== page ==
Fuel consumption sat at around 11.5L/100km during our test. High revs and pushing a lot of air mean it’s not logging efficient numbers on the highway. Consumption around town is about the same.
When loaded, the Crafter’s suspension proved its worth with plenty of damping and control left over to handle the pavers in the back, which were loaded over the rear axle. Steering, braking and engine performance around town were all seemingly unaffected. Only at highway speeds did the Crafter start to huff and puff a little.
Two great strengths of the Crafter, along with the comfort and ergonomics of the interior, are its practicality and storage. I’d love 4x4 utes to have as much storage as this, with an endless list of nooks, compartments, shelves and cupholders. The glovebox and parcel shelf are both noticeably big, and there are slots ready to take a UHF radio.
Underseat storage is also plentiful, and the big bottle jack hidden in the passenger footwell is easy to access if needed.
There is room for three across the front, and dual armrests for the driver would be a welcome addition during long stints at the wheel. Equally, a great driver’s seat with plenty of car-like ergonomics and adjustment (including my favourite – thigh support) makes this a good candidate for full-time usage.
Some elements like halogen headlights, a urethane steering wheel and basic air-conditioning point at the more utilitarian bent of the Crafter, but in typical Volkswagen style, the base specification still feels good and presents well. If you so desire, some options like a premium steering wheel ($345) and LED headlamps ($1690) are amongst a wide variety of boxes to tick.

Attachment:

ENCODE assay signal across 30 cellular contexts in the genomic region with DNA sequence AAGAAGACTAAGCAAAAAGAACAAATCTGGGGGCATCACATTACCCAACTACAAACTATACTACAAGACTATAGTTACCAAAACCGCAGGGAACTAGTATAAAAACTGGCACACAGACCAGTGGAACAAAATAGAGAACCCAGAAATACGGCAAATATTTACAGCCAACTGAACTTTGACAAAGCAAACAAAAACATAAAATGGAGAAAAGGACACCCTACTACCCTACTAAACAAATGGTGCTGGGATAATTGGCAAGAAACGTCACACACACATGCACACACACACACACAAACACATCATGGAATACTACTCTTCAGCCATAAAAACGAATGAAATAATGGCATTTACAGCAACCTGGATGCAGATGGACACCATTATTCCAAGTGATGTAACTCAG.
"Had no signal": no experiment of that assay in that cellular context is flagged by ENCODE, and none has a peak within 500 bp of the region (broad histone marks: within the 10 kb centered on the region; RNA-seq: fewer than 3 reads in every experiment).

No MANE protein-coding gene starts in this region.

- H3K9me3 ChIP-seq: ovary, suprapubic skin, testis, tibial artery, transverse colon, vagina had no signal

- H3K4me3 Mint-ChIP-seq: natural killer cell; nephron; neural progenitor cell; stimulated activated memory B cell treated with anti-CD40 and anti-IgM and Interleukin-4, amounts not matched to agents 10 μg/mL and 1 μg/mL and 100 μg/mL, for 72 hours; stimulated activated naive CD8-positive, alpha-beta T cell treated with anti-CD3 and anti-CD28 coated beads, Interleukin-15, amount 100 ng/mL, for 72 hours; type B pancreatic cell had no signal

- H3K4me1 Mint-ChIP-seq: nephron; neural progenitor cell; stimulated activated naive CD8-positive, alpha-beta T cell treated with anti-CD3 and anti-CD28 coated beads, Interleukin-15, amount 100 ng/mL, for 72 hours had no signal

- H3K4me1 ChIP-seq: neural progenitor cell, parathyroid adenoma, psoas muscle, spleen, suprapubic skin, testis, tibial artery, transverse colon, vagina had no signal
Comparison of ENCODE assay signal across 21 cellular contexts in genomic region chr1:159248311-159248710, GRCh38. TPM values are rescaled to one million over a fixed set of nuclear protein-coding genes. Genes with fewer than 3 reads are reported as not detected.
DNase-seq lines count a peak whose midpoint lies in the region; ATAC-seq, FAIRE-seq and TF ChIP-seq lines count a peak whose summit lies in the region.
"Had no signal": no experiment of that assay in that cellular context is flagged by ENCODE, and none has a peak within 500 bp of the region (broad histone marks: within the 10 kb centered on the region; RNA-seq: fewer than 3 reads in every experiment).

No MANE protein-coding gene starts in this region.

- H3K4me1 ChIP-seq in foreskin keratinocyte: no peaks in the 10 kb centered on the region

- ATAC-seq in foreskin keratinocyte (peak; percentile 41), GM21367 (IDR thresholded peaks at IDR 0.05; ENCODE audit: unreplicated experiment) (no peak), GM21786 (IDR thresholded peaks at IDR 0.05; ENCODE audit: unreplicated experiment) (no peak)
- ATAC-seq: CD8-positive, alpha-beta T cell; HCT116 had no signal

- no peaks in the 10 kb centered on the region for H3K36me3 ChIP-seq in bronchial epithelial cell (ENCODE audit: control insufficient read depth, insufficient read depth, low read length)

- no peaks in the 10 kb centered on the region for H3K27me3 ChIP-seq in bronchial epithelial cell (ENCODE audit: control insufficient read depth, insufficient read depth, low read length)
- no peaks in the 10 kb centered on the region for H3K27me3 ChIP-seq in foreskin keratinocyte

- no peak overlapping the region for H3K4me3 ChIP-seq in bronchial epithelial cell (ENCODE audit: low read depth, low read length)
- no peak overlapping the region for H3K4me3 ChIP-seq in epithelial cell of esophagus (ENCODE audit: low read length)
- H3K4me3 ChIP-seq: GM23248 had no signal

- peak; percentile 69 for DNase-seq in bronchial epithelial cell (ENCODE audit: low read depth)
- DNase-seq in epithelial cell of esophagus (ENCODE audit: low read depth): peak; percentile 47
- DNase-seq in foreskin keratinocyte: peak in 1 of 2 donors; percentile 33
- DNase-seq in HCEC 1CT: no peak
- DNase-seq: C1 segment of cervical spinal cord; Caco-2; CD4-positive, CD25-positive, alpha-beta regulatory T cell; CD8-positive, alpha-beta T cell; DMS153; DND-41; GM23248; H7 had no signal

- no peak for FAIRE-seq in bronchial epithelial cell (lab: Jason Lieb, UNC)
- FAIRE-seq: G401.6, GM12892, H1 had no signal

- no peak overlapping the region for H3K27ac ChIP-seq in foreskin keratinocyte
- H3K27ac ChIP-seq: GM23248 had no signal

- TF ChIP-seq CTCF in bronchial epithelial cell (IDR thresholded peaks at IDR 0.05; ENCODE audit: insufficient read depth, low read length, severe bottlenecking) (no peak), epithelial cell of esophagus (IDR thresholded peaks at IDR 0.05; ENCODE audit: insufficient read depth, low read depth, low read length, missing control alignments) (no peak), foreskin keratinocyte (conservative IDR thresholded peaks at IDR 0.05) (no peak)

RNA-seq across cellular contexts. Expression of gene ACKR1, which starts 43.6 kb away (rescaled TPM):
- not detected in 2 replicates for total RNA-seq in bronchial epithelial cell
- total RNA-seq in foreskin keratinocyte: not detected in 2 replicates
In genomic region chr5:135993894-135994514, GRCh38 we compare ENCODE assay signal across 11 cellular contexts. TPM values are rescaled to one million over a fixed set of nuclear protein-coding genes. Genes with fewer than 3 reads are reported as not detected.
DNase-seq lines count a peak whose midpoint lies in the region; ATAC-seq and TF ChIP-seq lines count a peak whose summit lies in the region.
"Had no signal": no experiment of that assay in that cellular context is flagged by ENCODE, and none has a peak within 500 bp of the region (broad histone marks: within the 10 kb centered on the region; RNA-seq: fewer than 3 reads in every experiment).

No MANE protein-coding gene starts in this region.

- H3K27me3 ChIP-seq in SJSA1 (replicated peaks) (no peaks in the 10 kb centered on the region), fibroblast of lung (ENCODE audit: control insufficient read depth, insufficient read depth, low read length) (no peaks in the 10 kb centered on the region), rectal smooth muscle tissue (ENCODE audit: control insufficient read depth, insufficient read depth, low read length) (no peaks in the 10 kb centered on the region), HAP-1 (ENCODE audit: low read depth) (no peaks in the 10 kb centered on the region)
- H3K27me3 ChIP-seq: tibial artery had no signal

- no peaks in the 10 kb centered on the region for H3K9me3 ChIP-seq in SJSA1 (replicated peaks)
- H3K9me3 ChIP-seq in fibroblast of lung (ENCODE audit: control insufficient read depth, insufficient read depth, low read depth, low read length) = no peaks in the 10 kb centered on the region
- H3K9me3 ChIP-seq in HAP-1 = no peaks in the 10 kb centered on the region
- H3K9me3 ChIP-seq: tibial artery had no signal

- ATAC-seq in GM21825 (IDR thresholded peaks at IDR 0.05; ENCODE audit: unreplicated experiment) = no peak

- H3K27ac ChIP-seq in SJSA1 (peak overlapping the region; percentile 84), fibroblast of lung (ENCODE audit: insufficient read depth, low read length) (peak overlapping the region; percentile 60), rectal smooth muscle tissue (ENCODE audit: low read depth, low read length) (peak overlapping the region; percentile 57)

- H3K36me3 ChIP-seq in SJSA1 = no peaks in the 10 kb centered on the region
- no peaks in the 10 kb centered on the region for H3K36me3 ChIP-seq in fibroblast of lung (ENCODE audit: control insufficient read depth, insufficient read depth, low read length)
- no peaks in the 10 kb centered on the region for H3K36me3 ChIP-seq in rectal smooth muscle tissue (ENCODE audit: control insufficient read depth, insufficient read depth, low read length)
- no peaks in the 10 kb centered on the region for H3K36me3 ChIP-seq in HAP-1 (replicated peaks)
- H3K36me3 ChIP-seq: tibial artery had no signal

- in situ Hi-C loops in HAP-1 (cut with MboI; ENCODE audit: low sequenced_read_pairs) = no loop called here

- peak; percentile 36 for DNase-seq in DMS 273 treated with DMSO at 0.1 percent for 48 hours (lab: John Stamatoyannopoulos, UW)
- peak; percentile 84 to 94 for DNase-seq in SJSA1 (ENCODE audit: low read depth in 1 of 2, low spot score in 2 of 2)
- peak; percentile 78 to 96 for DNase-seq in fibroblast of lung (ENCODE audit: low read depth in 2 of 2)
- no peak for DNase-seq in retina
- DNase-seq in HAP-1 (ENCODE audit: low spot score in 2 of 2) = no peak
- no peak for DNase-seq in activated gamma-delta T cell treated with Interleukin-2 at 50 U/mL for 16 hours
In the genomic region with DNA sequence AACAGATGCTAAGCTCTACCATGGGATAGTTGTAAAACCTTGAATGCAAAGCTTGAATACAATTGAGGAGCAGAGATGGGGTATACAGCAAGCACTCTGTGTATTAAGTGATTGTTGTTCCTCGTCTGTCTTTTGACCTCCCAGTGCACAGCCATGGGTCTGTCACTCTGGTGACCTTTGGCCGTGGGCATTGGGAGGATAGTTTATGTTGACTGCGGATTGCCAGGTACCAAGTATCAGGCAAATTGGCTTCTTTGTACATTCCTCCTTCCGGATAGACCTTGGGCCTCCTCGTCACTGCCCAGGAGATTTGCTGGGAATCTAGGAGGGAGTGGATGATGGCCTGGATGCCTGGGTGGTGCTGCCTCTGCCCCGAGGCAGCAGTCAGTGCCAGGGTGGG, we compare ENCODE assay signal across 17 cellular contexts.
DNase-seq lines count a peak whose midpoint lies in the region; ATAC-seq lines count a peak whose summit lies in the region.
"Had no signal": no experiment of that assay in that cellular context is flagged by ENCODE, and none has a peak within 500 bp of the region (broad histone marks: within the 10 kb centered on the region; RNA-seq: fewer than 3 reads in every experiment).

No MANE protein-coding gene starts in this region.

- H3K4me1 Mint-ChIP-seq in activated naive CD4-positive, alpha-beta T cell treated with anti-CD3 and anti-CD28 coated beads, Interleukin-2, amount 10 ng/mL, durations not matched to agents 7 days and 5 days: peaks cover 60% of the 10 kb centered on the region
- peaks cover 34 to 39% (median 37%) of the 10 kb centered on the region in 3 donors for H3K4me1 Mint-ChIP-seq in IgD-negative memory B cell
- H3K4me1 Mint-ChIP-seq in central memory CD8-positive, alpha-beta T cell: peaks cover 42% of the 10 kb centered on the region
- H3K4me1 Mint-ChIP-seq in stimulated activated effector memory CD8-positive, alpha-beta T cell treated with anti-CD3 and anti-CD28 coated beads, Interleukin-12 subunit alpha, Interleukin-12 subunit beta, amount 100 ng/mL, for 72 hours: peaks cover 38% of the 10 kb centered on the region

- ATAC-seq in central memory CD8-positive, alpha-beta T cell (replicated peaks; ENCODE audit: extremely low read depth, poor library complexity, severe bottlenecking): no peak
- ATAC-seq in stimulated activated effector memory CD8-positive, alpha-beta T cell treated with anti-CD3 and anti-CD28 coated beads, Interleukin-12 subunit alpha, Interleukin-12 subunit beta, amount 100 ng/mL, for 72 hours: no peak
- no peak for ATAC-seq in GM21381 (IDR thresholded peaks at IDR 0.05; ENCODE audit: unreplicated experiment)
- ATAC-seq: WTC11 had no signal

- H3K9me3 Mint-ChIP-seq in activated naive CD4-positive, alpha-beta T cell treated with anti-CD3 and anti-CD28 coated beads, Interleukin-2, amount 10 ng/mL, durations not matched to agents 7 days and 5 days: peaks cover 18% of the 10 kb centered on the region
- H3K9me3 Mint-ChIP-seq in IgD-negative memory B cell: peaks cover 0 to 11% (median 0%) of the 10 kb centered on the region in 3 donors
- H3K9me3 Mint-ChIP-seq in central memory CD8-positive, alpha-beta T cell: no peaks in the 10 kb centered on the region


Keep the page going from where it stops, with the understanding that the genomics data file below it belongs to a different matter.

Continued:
In standard guise, we do miss out on automatic headlights, automatic wipers and digital radio, but once again this can all be remedied through the options list. Although, Apple Carplay and Android Auto is standard.
While the air-conditioning is a more rudimentary set-up without climate control, it’s very powerful for the single-cab and you’ll rarely need to use it at full tilt.
The tray, made by Italian company Scattolini, is a good design. The masonite floor limits loads from sliding around, and the flush integrated tie-down points work well. While that headboard design does limit visibility, we at least had a reversing camera (an optional extra) and good side mirrors to make up for it.
With services required every 12 months or 20,000km, you’re looking at a total of $3201 for the first five years or 100,000km.
|Service Intervals (kilometres)||Service Cost|
In a strange way, my time with the Crafter got me thinking about Project Clampy: an old Toyota HiLux rock crawler owned by well known (and all-round good guy) American 4x4 writer Fred Williams. While many high-powered off-roaders get all the likes with their spinning wheels and big noises, this hugely capable crawler, despite huge 39-inch tyres, gets by with an incredibly modest four-cylinder petrol engine under the bonnet, with a 2.2-litre 22RE being replaced by a 2.7-litre 3RZ.
How does such a small engine spin such big tyres up and over rocks? Gearing. It’s a good reminder that an engine alone doesn’t make a car, and good use of gearing goes a long way to make one work for the application.
With a reasonably higher asking price, some might prefer the diesel V6 of the Mercedes-Benz Sprinter for a hard-working and load-lugging machine. Otherwise, offerings from Isuzu and Hino will also need to be considered.
However, this Crafter is compelling in its complete and comfortable nature. The core discipline of load lugging is solid, despite the relatively small engine under the bonnet.